Referring now to Fig. 7, primary coil 112 comprises a uniform body winding 142. The secondary shape is imposed on the straight cylindrical coil as opposed loops 126, or alternatively as multiple loops of a flower coil. Referring now to Fig. 8, an intrafallopian contraceptive system using alternative intrafallopian device 100 includes a corewire 152 which tapers towards a distal end 154. Friction fitting 115 fittingly engages corewire 152, which restrains primary coil 112 in a straight configuration. A release catheter 164 is slidably disposed over corewire 152 proximally of alternative intrafallopian device 100, allowing the device to be released by withdrawing corewire 152 relative to the release catheter. Use of the present contraceptive intrafallopian device will be described with reference to Figs. 9 and 10. A uterine introducer canula 70 is inserted transcervically through a uterus 72 to the region of an ostium 74. Alternatively, a hysteroscope may be used in place of canula 70.
Intrafallopian contraceptive system 60 is advanced distally of introducer cannula 70 and manuevered through the fallopian tube, preferably until intrafallopian device 10 extends distally of the isthmus. Optionally, intrafallopian contraceptive system 60 is self-guided, with corewire 52 bent near distal end 54 to assist intraluminal manuevering. Alternatively, a guide wire and catheter are advanced into the fallopian tube first, and the guide wire is replaced with intrafallopian contraceptive system 60. In either case, the intrafallopian device is axially positioned with lumen- traversing region 24 within a target region 84 adjacent to isthmus 80. Preferably, at least one loop of distal anchor 22 is distal of target region 84, and at least one loop of proximal anchor 20 is proximal of target region 84 to form the distal and proximal anchor bends.
Once intrafallopian device 10 is properly positioned, corewire 50 is torqued to set ribbon 28 in the tubal wall. The corewire may then be unthreaded from intrafallopian device 10 by rotating the corewire in the opposite direction, disengaging threads 56 from thread windings 44. The corewire is then free to slide proximally, releasing the primary coil. As the distal end of the primary coil is released, a distal anchor bend 90 is formed. Similarly, a proximal loop forms a proximal anchor bend 92. The anchor bends help to axially restrain the device within the fallopian tube, and also prevent rotation around the helical shape of lumen-traversing region 24. As seen in Fig. 10, the loops need not assume their relaxed form to provide effective distal or proximal anchors.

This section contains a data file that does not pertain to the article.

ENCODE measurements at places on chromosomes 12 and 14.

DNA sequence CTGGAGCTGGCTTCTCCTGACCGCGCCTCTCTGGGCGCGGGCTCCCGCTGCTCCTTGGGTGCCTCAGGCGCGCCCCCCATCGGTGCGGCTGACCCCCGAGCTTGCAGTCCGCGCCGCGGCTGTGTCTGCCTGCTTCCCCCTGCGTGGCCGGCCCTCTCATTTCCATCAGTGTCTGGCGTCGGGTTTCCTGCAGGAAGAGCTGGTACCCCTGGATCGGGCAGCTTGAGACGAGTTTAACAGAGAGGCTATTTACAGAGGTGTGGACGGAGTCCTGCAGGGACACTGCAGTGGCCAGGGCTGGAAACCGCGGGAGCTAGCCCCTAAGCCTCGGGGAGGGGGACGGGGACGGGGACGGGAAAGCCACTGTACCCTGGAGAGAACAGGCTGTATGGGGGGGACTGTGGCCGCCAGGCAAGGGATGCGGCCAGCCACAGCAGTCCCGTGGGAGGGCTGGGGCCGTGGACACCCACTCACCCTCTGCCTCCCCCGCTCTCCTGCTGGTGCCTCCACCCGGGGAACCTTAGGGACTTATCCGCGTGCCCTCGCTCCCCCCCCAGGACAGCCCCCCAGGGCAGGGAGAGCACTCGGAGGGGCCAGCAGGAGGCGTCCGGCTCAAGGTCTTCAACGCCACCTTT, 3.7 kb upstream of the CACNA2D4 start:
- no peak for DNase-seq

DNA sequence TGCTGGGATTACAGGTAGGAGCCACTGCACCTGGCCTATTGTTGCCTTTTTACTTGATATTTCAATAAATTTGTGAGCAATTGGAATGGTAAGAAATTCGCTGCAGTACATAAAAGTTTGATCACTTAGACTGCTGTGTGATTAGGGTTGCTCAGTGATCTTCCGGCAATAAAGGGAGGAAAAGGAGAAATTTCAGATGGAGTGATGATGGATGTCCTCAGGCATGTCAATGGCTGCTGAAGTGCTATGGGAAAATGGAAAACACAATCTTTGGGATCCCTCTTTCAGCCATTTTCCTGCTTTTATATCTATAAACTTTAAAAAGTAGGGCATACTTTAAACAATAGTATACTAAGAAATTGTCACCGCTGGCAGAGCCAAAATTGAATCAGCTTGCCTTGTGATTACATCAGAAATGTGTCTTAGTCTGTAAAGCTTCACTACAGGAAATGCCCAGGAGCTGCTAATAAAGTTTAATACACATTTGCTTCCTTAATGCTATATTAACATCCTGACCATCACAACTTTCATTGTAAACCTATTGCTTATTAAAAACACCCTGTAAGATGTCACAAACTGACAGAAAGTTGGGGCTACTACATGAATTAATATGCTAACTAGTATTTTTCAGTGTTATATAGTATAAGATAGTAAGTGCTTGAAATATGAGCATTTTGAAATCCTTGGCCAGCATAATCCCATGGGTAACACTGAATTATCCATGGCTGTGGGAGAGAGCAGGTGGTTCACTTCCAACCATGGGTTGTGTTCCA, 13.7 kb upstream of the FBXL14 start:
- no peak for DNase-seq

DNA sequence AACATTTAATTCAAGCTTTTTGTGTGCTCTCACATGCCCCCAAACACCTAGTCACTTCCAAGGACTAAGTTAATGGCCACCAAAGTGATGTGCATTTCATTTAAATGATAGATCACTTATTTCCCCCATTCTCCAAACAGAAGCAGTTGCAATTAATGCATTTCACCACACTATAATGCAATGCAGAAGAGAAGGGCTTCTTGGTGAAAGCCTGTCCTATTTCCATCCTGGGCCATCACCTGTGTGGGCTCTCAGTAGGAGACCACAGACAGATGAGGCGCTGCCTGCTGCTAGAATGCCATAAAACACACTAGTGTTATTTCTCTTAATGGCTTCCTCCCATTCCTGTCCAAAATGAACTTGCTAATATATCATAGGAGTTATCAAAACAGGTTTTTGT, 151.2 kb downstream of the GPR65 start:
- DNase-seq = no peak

The present invention further encompasses permanent sterilization by passing a current through the corewire to the intrafallopian device prior to withdrawing the corewire. Fallopian tube tissue in contact with the intrafallopian device is dessechated, and thus attached to the present intrafallopian device. This action also causes permanent tubal damage, leading to the formation of scar tissue which encapsulates the intrafallopian device and causes permanent occlusion of the tubal lumern Clearly, the corewire/primary coil interface must be conductive to allow the present non- surgical method of permanent sterilization.
In conclusion, the present invention provides a contraceptive intrafallopian device which may be positioned without surgery. While the above is a complete description of the preferred embodiments of the invention, various alternatives, modifications, and equivalents may be used. For example, a wide variety of secondary shapes, including open loops, continuous bends, sinusoidal curves, or the like, may be imposed on the primary coil. Therefore, the above description should not be taken as limiting the scope of the invention, which is defined instead solely by the appended claims.
|Brevet cité||Date de dépôt||Date de publication||Déposant||Titre|
|GB2038186A *||Titre non disponible|
|US3805767 *||26 févr. 1973||23 avr. 1974||Erb Rene||Method and apparatus for non-surgical, reversible sterilization of females|
|US3973560 *||19 juil. 1974||10 août 1976||A. H. Robins Company, Incorporated||Intrauterine device of C or omega form|
|US4932421 *||23 janv. 1989||12 juin 1990||Steven Kaali||Electrified intrauterine device|
|1||*||See also references of EP0957845A4|
|Brevet citant||Date de dépôt||Date de publication||Déposant||Titre|
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|Classification internationale||A61B17/12, A61F6/18, A61F6/22, A61F2/00, A61F6/06, A61B18/14|
|Classification coopérative||A61F2210/0019, A61B17/12022, A61F2002/30093, A61B2017/1205, A61F6/22, A61B2017/12063, A61B17/12145, A61F6/18, A61F6/225|
|Classification européenne||A61B17/12P7C1, A61F6/18, A61F6/22, A61B17/12P, A61F6/22B|
|19 déc. 1996||AK||Designated states|